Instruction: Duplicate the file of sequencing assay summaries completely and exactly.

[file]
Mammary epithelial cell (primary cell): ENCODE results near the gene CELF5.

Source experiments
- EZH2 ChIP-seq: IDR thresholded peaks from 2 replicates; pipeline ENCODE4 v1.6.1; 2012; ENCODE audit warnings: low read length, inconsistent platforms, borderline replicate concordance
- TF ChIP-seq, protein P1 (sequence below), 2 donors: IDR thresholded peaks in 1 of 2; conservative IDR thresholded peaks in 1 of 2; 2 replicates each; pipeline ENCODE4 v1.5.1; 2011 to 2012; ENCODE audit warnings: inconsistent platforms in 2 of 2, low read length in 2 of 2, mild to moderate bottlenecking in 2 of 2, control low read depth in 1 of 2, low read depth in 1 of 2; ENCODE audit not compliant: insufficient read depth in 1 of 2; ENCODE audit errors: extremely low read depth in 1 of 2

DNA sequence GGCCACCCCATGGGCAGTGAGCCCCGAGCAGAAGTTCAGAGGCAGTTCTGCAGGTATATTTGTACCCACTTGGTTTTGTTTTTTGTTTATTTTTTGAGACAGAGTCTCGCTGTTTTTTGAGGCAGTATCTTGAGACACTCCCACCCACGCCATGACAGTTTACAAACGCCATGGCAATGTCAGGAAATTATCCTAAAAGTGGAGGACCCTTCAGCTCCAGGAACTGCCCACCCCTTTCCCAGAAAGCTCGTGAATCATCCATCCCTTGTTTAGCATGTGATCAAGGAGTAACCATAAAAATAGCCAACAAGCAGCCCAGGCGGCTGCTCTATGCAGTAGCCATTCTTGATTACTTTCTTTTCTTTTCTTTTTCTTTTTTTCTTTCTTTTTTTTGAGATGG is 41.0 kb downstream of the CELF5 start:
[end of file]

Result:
Mammary epithelial cell (primary cell): ENCODE results near the gene CELF5.

Source experiments
- EZH2 ChIP-seq: IDR thresholded peaks from 2 replicates; pipeline ENCODE4 v1.6.1; 2012; ENCODE audit warnings: low read length, inconsistent platforms, borderline replicate concordance
- TF ChIP-seq, protein P1 (sequence below), 2 donors: IDR thresholded peaks in 1 of 2; conservative IDR thresholded peaks in 1 of 2; 2 replicates each; pipeline ENCODE4 v1.5.1; 2011 to 2012; ENCODE audit warnings: inconsistent platforms in 2 of 2, low read length in 2 of 2, mild to moderate bottlenecking in 2 of 2, control low read depth in 1 of 2, low read depth in 1 of 2; ENCODE audit not compliant: insufficient read depth in 1 of 2; ENCODE audit errors: extremely low read depth in 1 of 2

DNA sequence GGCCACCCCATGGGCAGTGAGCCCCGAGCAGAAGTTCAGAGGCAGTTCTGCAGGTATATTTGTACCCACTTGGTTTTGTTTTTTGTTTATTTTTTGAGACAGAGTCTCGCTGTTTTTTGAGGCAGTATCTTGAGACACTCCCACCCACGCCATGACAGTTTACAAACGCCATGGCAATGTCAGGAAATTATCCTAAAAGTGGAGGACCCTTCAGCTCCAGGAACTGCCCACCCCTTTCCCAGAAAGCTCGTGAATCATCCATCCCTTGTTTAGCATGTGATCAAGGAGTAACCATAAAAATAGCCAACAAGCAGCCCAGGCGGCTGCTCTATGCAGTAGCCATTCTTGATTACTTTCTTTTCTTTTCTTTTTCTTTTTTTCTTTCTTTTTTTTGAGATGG is 41.0 kb downstream of the CELF5 start: